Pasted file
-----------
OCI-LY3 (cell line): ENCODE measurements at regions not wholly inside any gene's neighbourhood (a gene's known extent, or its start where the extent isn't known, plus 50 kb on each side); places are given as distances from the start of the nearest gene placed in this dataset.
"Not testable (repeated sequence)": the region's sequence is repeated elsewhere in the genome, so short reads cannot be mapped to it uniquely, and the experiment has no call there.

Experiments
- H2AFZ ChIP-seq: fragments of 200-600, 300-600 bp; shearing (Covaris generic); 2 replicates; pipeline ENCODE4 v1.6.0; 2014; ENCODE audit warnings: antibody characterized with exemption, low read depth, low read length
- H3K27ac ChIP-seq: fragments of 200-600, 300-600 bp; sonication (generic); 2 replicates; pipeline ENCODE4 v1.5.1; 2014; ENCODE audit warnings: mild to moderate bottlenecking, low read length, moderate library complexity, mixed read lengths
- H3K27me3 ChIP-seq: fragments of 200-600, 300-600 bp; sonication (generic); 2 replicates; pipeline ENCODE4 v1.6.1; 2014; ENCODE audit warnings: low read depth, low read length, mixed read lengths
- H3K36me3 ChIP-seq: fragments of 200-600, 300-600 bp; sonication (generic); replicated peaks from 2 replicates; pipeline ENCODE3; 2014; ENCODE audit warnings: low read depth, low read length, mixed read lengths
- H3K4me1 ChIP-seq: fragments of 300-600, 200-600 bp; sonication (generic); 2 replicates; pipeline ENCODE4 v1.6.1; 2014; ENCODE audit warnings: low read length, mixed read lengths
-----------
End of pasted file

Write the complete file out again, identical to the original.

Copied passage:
OCI-LY3 (cell line): ENCODE measurements at regions not wholly inside any gene's neighbourhood (a gene's known extent, or its start where the extent isn't known, plus 50 kb on each side); places are given as distances from the start of the nearest gene placed in this dataset.
"Not testable (repeated sequence)": the region's sequence is repeated elsewhere in the genome, so short reads cannot be mapped to it uniquely, and the experiment has no call there.

Experiments
- H2AFZ ChIP-seq: fragments of 200-600, 300-600 bp; shearing (Covaris generic); 2 replicates; pipeline ENCODE4 v1.6.0; 2014; ENCODE audit warnings: antibody characterized with exemption, low read depth, low read length
- H3K27ac ChIP-seq: fragments of 200-600, 300-600 bp; sonication (generic); 2 replicates; pipeline ENCODE4 v1.5.1; 2014; ENCODE audit warnings: mild to moderate bottlenecking, low read length, moderate library complexity, mixed read lengths
- H3K27me3 ChIP-seq: fragments of 200-600, 300-600 bp; sonication (generic); 2 replicates; pipeline ENCODE4 v1.6.1; 2014; ENCODE audit warnings: low read depth, low read length, mixed read lengths
- H3K36me3 ChIP-seq: fragments of 200-600, 300-600 bp; sonication (generic); replicated peaks from 2 replicates; pipeline ENCODE3; 2014; ENCODE audit warnings: low read depth, low read length, mixed read lengths
- H3K4me1 ChIP-seq: fragments of 300-600, 200-600 bp; sonication (generic); 2 replicates; pipeline ENCODE4 v1.6.1; 2014; ENCODE audit warnings: low read length, mixed read lengths